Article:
# Selection of Op Amps

Discussion in 'General Electronics Discussion' started by z0d, Aug 13, 2015.

1. ### z0d

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Aug 13, 2015
Hello, I'd like to get some perspective in this area. 2 main enquiries.

1st being, in a Relaxation Oscillator Circuit, what are the parameters of the Op Amp that define the output voltage? [eg. slew rate, GBW, R-to-R] So say for example I have a ±5V supply [not V- or V+] for the OpAmp and I'd like to reduce the output voltage to 3V, what are the things I should look out for when selecting the suitable Op Amp.

My second part is related, that is if I were to follow up the circuit with a voltage follower/impedance converter to eliminate the effect of the extra 100 Ω at the output of the Oscillator Circ and maintain the output, which OpAmp would be suitable for the voltage follower - or better yet how does one begin to choose?

Thank you.

2. ### BobK

7,682
1,688
Jan 5, 2010
If you want 3V at the output with a ±5V supply, you will need an opamp that can output a minimum of V+ - 2V.

Other characteristics will be based on the frequencies you need. If you are talking about audio frequencies (< 20KHz), pretty much any opamp will do.

Bob

3. ### AnalogKid

2,573
740
Jun 10, 2015
Reasonable questions, but woefully short on details. Please post a schematic of your ideas so far. There are 1000 different opamps that can be used as a voltage follower. What frequency? What output voltage range? What output current?

Also, "a ±5V supply [not V- or V+]" doesn't make sense. In electronics terms, a +/- 5V supply is two power supplies, one making +5 V with respect to the system ground potential and another one making -5 V with respect to the same ground. If you are trying to say that you have only one power supply and you are running your opamps single-ended, that would be just a single +5 V supply.

ak

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4. ### z0d

15
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Aug 13, 2015
Hello Bob. Thanks Bob. For taking the time. Sorrry I couldn't respond earlier. Okay I think it's better if i just upload a sample circuit.
So, I have achieved a pretty stable ±2.5V square wave from a ±3.3V supply with these 2 Op Amps. My question is, if I have to parametrize it such that I want a ±1V square wave from the SAME supply, which parameters of the new op amps should I be looking out for? For both the Relaxation Oscillator Circuit as well as the v-follower? Or perhaps there is something I could add to the circuit, but I don't think so.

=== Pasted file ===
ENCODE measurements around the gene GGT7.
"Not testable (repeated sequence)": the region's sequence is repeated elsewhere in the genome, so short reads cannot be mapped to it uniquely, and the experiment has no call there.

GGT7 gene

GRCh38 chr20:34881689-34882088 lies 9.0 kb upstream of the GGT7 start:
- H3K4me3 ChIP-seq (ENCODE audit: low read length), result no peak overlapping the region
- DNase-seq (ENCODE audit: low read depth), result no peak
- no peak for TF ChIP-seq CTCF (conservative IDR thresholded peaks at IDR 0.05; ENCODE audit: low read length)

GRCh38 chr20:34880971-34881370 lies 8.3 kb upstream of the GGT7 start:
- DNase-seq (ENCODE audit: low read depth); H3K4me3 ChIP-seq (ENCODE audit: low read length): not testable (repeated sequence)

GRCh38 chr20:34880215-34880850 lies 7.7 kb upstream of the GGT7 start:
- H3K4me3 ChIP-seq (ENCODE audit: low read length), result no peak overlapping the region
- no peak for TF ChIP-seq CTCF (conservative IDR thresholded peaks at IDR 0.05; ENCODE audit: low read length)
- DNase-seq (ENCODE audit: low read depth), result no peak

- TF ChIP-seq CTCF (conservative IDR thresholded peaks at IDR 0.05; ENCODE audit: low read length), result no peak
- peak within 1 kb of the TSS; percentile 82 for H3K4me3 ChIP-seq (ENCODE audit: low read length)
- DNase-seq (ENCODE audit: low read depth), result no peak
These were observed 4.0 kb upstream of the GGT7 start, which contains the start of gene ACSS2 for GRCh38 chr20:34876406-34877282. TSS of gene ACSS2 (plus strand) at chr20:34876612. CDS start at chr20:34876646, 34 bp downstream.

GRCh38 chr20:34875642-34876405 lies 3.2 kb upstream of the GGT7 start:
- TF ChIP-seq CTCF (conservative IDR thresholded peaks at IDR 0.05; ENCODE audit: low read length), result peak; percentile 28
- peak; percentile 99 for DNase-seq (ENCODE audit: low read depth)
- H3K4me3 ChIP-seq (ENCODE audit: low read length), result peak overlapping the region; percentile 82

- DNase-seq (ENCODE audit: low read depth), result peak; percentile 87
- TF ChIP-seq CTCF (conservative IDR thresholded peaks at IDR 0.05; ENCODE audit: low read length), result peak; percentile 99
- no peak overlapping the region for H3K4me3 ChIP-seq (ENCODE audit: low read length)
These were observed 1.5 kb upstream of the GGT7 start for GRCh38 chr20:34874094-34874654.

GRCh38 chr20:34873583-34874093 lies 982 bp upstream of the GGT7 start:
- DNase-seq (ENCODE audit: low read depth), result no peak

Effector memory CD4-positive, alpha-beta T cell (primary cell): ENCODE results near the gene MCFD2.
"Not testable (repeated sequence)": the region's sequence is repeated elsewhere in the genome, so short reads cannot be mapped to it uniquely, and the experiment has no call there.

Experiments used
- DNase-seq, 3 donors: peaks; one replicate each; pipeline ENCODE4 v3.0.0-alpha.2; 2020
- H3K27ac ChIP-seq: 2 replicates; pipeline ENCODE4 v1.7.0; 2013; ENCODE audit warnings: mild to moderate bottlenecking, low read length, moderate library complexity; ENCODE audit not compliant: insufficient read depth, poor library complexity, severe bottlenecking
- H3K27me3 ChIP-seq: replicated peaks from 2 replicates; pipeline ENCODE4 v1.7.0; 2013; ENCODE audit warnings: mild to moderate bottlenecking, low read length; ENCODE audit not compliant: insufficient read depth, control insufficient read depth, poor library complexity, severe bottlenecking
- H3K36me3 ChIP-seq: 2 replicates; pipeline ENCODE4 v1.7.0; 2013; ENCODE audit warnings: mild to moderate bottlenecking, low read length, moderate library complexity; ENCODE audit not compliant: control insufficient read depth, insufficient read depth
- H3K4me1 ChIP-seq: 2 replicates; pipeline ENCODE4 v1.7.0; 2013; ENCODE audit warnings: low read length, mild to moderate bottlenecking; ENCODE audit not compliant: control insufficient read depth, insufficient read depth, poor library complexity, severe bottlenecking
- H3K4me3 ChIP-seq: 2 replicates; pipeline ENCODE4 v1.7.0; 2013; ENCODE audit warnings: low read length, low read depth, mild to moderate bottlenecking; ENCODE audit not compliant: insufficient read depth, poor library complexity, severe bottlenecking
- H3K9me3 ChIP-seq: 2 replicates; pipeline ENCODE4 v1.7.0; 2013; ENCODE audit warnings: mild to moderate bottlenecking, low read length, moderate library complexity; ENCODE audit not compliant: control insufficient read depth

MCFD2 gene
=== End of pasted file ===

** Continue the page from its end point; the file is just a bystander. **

Seems to me that the GBW as well as SR AND output current is pretty important.

EDIT : The frequency is constant as well at 4 kHz - a significant point I failed to mention earlier, apologies.

5. ### z0d

15
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Aug 13, 2015
I hear you Analog, 'twas my bad. So the DEETS.

Frequency. 4 kHz. Output voltage range -2.5V...2.5V (achieved) and -1V...1V (attempting). Output current I am not too sure about BUT it should be able to deliver up to 100 mA AFAIK.

Sorry for the misunderstanding. By ±5V I meant to say the op amp is supplied with that voltage, as in Vcc+ & Vcc-. Basically, it's a double supply op amp.

Anyway, I realized how silly it is NOT to include the circuit, I am new here. Yeah so I've done just that in the reply above. Please refer there and thanks your time m8!

6. ### AnalogKid

2,573
740
Jun 10, 2015
Relying on the peak output voltage capability of the opamp to set the signal amplitude is not a good approach. That parameter varies significantly from one device or lot to another. You have no choice with the relaxation oscillator, but you do with the output buffer. Between the 1208 and the 1809, add a 2-resistor divider to scale the 2.5 down to 1.0.

ak

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7. ### z0d

15
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Aug 13, 2015
Hello AK, thank you for making that part clear to me. Personally I have no experience when it comes to choosing the right op amp but yeah how I managed to get to this point was via trial-and-error with a bit of simple calculation here and there.

yeah that makes sense, just thought that maybe there were a couple of specifications with regards to op amps I could be more precise about to help get the desired output. thanks again for your input!